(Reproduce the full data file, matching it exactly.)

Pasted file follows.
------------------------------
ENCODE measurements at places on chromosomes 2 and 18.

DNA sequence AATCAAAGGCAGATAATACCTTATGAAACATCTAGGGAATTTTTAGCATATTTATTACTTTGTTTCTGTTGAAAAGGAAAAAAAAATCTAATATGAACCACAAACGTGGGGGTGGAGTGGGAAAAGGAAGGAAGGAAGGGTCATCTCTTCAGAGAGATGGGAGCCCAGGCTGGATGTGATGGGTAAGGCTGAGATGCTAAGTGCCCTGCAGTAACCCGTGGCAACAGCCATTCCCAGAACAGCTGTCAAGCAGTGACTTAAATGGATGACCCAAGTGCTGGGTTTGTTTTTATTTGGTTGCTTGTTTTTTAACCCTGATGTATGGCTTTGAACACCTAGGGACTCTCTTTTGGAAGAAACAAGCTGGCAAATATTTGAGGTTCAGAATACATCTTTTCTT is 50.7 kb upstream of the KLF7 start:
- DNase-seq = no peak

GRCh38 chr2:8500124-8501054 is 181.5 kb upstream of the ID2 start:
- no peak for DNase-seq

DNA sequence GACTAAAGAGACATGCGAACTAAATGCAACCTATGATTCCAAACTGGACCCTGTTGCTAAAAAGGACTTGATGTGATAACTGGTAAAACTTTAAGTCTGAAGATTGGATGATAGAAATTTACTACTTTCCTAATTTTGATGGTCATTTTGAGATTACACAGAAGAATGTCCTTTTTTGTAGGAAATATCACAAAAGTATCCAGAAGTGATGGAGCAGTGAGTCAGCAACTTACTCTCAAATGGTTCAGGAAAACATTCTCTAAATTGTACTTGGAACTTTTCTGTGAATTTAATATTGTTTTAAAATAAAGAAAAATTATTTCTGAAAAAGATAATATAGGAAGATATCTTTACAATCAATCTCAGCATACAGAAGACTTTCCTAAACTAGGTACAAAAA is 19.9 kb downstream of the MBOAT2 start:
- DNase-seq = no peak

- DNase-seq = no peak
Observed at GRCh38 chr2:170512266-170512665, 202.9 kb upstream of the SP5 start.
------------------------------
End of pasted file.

ENCODE measurements at places on chromosomes 2 and 18.

DNA sequence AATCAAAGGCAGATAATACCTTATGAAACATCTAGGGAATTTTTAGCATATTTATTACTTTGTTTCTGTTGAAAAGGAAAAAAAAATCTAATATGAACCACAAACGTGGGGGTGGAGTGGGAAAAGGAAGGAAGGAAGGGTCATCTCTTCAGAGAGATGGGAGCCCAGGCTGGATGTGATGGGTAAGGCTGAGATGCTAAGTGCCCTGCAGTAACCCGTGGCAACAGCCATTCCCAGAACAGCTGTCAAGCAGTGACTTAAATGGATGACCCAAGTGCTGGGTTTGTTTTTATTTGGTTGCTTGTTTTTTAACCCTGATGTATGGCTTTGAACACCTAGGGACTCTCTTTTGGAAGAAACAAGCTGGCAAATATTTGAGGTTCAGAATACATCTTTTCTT is 50.7 kb upstream of the KLF7 start:
- DNase-seq = no peak

GRCh38 chr2:8500124-8501054 is 181.5 kb upstream of the ID2 start:
- no peak for DNase-seq

DNA sequence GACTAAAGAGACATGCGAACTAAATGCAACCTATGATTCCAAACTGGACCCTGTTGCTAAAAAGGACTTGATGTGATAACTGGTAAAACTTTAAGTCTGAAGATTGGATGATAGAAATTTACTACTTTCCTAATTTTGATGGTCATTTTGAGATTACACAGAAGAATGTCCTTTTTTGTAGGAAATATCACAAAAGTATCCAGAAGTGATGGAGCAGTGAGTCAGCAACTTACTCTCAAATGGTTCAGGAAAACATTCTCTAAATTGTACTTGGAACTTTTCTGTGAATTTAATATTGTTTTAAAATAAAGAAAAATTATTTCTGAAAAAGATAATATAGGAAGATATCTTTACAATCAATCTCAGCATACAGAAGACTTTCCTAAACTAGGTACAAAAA is 19.9 kb downstream of the MBOAT2 start:
- DNase-seq = no peak

- DNase-seq = no peak
Observed at GRCh38 chr2:170512266-170512665, 202.9 kb upstream of the SP5 start.